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Case Reports in Surgery
Volume 2018, Article ID 6085730, 4 pages
https://doi.org/10.1155/2018/6085730
Case Report

Large Bowel Obstruction Subsequent to Resected Lobular Breast Carcinoma: An Unconventional Etiology of Malignant Obstruction

1Department of Surgery, SBH Health System, Bronx, NY, USA
2New York Institute of Technology College of Osteopathic Medicine, New York Institute of Technology, Old Westbury, NY, USA
3School of Medicine, City University of New York, New York, NY, USA

Correspondence should be addressed to Melissa Amberger; moc.liamg@regrebma.assilem

Received 8 April 2018; Accepted 28 May 2018; Published 13 June 2018

Academic Editor: Menelaos Zafrakas

Copyright © 2018 Melissa Amberger et al. This is an open access article distributed under the Creative Commons Attribution License, which permits unrestricted use, distribution, and reproduction in any medium, provided the original work is properly cited.

Abstract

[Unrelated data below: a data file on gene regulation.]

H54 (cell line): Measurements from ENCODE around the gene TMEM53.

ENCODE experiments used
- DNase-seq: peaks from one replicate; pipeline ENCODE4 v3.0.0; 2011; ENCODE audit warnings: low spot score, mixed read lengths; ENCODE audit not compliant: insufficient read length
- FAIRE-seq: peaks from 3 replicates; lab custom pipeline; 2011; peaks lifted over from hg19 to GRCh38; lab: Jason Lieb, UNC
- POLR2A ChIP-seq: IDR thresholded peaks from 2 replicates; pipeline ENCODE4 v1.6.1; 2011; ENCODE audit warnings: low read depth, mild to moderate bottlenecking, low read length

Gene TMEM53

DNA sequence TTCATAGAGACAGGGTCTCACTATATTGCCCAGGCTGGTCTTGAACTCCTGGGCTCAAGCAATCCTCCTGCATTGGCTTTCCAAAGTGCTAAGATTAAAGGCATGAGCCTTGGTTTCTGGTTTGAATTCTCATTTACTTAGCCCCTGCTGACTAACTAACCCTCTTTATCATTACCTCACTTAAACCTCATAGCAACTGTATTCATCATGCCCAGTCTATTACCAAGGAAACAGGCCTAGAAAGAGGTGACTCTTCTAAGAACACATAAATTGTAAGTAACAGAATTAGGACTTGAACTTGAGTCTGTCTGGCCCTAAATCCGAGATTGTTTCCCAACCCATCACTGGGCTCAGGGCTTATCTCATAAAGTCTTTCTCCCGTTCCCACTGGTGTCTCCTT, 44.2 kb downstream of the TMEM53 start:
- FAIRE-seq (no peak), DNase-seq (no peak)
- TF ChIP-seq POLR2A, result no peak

Introduction. Breast cancer metastasis to the gastrointestinal tract is rare and mostly limited to case reports which recommend consideration of metastasis when breast cancer patients particularly those with invasive lobular carcinoma present with new gastrointestinal complaints. Presentation of case. We report a 50-year-old female who presented with gastrointestinal symptoms of nausea and vomiting determined to be the result of large bowel obstruction secondary to rectosigmoid metastasis and carcinomatosis of breast invasive lobular carcinoma. She was treated with diverting loop sigmoid colostomy for her large bowel obstruction. Discussion. Our case reflects the importance of gastrointestinal surveillance of patients with a history of breast cancer. Current National Comprehensive Cancer Network (NCCN) guidelines for stage I-II breast cancer suggest posttreatment lab and imaging evaluation for metastasis only if new symptoms present. Conclusion. We observed an unusually rapid disease progression, requiring evaluation of new gastrointestinal symptoms. Assessment for GI tract metastatic involvement should be done as early as progression to symptomatic disease can result in need for further invasive surgery in advanced stages of cancer.